|More with Less: AIDS for Disabled Persons in Daily Life (TOOL, 1993, 93 pages)|
Special pillow roll
A child can play, eat and write at this table while sitting on the floor. When a half-circle is sawn out of the table top, the child is supported all around.
This corner chair is ideal for a child that has difficulty to remain sitting upright. The base and two side pieces are quarter circles. The side pieces are fixed to the base at a 90 degree angle. If the child is unable to sit with spread legs, a triangular part fixed to the base may help to remain sitting upright.
A child with a poor sitting balance can sit still on the floor in this chair made from a plastic jerrycan. Take care to clean the can well before use so that no traces of poisonous liquids remain.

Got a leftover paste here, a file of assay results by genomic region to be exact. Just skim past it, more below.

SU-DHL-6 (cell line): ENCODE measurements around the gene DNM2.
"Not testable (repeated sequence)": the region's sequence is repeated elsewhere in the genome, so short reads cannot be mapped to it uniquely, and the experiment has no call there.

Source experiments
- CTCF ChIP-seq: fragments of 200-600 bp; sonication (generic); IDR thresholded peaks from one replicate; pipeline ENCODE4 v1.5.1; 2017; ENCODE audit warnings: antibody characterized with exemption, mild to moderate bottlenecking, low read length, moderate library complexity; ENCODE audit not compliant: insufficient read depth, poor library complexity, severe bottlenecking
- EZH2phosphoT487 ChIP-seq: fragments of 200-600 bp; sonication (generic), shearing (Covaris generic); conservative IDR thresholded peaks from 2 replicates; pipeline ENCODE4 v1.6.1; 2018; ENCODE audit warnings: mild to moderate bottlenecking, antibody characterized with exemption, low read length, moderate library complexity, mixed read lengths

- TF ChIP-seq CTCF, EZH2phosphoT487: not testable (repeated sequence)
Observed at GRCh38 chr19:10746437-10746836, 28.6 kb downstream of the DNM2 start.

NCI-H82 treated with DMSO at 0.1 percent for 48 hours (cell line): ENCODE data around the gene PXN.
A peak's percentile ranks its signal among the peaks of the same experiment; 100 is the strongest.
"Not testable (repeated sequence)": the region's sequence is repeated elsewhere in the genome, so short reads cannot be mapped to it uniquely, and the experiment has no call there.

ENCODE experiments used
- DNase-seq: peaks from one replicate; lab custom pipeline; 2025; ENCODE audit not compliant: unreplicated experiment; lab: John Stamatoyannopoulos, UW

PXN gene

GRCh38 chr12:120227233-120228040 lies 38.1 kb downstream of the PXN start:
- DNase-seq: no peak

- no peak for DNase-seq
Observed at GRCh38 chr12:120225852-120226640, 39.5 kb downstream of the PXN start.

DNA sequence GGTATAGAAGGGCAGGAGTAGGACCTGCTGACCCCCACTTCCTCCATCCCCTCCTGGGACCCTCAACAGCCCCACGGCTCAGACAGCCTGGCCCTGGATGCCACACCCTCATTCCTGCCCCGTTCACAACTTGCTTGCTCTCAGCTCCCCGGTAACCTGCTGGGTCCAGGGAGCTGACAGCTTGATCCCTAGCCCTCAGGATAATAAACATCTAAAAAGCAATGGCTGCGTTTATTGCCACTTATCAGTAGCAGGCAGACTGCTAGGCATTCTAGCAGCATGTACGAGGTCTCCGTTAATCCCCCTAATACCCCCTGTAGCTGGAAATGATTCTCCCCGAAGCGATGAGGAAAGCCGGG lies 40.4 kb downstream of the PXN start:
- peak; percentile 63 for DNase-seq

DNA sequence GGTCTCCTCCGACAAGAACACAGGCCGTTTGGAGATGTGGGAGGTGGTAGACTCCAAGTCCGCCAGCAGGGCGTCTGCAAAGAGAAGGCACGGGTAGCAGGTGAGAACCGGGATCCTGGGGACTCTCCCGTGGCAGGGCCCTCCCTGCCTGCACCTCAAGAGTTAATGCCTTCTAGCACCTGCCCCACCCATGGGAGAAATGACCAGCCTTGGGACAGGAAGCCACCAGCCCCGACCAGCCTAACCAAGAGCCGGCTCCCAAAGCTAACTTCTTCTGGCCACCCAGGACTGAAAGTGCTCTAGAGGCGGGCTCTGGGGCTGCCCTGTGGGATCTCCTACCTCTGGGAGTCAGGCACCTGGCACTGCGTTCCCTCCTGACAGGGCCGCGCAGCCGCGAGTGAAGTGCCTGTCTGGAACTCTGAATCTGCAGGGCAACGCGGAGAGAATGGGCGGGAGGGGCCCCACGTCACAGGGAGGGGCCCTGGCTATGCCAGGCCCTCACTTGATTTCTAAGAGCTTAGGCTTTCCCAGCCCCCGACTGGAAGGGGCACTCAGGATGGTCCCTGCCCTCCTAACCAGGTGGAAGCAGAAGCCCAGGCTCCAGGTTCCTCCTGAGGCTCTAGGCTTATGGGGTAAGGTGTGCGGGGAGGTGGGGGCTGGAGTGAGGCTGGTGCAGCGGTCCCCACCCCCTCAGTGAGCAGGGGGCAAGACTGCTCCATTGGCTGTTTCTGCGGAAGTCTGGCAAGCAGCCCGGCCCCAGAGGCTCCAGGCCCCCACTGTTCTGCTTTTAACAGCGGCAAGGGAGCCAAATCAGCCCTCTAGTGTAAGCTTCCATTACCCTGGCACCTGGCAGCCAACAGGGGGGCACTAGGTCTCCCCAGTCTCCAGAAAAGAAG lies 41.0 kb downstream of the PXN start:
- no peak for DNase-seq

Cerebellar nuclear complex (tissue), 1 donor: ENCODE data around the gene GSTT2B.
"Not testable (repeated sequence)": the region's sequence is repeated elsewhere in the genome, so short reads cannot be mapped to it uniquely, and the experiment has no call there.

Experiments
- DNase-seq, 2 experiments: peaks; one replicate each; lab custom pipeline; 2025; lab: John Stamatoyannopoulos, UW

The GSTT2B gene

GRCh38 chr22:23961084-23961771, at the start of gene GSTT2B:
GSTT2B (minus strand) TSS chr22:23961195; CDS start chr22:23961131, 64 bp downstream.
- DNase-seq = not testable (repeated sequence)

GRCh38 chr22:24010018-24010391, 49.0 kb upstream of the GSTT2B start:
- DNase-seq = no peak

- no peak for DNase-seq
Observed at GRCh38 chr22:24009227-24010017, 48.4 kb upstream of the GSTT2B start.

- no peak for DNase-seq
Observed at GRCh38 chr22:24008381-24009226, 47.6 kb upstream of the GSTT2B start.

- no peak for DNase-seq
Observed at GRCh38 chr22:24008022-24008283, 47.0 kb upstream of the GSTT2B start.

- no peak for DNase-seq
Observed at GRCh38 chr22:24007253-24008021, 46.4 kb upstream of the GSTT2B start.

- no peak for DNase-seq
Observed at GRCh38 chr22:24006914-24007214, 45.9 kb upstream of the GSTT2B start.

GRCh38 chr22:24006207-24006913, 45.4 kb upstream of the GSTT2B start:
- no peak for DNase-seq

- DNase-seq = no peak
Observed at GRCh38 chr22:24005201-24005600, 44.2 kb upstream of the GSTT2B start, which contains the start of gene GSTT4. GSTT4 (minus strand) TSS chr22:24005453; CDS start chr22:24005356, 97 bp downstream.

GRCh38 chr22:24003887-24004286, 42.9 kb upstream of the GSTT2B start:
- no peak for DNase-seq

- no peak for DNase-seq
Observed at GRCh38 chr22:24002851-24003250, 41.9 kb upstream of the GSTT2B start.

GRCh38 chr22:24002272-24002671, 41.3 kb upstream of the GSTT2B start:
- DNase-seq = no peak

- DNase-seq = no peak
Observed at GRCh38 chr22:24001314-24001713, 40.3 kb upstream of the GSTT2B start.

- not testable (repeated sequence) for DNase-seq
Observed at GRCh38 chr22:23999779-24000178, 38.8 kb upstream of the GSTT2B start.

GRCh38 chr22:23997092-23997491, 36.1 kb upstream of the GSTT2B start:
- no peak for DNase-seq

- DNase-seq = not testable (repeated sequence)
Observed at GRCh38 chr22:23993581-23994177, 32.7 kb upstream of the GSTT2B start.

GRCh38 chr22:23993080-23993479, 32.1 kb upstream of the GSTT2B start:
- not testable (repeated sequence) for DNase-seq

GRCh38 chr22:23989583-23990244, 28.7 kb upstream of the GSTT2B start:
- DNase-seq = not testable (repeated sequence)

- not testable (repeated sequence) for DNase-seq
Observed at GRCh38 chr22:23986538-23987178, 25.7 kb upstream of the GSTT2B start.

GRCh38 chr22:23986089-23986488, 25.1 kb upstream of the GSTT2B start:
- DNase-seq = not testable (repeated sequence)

A spastic child can play more comfortably when it is lying on its
back supported by this pillow. The head and shoulders of a child with stretching
spasms come forward. The child can now easily bring its hands together and grasp
a toy. When the child lies on its belly, the pillow roll supports the hunk and
chest. Length = about 2 x the child's length.
Diameter = about 1.5 x the child head's diameter. A double piece of cloth is filled with wool, cotton, dried leaves or grass. The ends of the roll are tied together with a string.
A child who cannot lift up its head or trunk when lying on its belly because of spasticity or muscle weakness can profit from this wedged belly board. When the child is lain on the board with full support up to the armpits, it can freely use its arms for playing. Width = 2 to 3 x the child's width. Length = about 2/3 of the arm's length. One or more holes can be drilled in the middle of the board. A wooden pole or triangle can be placed into the hole to keep the child's legs spread and thus provide more support. If necessary, the board can be padded with latex foam, cotton, grass or leaves.